I would do it just for personal interest, which sounds rather nerdy, but it’s very encouraging that others are looking at the site too. I know there’s been a huge leap in the number of views whenever the site has been mentioned by other bloggers, especially in Appellation Mountain’s Sunday Summaries, so many thanks to you all for getting the momentum going!
I know I’m a bit of a vulture, existing on other people’s hard work, but I hope the site achieves two things: providing a one-stop feed of name stories for people who don’t want to follow lots of different sites, and enabling people to easily search the archives of all the name blogs and articles.
Any other way to connect with you online?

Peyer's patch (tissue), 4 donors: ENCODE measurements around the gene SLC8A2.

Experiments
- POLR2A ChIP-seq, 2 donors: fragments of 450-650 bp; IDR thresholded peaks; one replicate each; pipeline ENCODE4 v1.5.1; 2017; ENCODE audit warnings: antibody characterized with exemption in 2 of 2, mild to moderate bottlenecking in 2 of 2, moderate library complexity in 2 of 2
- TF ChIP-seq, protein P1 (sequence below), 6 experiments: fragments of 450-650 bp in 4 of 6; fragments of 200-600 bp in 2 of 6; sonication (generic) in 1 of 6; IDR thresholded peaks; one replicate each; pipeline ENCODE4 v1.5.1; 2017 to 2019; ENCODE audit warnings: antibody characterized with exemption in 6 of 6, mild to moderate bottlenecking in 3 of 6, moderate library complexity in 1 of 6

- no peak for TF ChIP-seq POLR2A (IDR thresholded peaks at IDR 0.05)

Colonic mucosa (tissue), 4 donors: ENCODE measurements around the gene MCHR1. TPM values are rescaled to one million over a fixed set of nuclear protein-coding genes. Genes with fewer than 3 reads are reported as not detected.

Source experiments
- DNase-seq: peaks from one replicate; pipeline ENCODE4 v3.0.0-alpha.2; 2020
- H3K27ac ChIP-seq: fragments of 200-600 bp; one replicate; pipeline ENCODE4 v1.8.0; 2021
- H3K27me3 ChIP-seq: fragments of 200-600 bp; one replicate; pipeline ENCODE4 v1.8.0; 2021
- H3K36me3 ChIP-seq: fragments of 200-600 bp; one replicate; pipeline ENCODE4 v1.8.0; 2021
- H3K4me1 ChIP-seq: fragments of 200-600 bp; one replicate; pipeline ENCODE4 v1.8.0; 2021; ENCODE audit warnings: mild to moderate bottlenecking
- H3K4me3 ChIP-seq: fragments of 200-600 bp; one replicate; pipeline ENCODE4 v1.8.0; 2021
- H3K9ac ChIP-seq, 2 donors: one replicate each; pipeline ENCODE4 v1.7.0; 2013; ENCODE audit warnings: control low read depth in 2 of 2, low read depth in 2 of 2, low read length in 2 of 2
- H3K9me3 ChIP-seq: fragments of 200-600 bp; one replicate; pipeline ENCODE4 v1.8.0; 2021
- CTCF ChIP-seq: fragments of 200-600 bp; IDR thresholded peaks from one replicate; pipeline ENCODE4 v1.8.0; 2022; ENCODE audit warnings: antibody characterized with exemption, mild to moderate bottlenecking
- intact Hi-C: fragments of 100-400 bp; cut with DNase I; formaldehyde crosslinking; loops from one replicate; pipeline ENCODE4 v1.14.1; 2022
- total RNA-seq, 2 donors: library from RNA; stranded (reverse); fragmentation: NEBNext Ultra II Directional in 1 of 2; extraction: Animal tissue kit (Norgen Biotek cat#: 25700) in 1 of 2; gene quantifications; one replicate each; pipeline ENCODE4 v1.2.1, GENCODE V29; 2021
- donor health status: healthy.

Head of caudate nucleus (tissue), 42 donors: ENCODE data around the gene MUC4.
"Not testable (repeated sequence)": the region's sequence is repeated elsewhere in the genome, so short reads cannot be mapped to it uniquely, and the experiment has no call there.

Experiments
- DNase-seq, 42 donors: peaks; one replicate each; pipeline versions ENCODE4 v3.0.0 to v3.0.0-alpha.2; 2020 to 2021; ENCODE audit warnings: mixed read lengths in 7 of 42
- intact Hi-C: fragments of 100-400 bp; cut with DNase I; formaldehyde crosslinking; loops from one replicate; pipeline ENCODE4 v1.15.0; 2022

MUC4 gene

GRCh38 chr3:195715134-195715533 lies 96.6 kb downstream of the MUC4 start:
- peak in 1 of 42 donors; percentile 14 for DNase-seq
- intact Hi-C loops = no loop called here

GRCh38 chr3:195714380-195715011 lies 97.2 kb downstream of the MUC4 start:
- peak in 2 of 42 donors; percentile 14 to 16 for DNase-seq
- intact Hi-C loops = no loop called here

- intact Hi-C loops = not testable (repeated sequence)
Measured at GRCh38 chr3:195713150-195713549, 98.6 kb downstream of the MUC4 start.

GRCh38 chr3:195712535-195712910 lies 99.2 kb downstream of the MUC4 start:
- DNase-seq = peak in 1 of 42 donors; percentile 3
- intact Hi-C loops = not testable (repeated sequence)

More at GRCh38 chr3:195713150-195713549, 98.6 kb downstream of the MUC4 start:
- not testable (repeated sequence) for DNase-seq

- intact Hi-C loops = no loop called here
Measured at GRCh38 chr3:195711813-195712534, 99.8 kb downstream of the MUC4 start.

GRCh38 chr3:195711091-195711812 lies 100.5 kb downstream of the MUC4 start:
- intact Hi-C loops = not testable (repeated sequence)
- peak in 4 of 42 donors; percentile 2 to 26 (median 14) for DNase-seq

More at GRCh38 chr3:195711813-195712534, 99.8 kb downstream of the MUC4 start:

Name News has a Facebook page, although at the moment I’m using it for following news and the odd “like”, rather than anything more dynamic. I also keep a list of my name books on LibraryThing. If anyone uses that site, feel free to connect! I doubt the list is of much use to anyone else, but it’s quite handy for me, as my collection is currently scattered between two houses.
What is it about a name story that makes you interested to know more?
I always get excited when I see one of my favourite names in the title. For example, the very first scoop I made was Appellation Mountain’s post Edith, Everild, and Eden: Getting to Edie. Everild was the catalyst – I just couldn’t resist sharing it! I also enjoy birth announcements, clever data analysis, gems from historical records, personal stories … pretty much anything that’s informative, positive, and open-minded.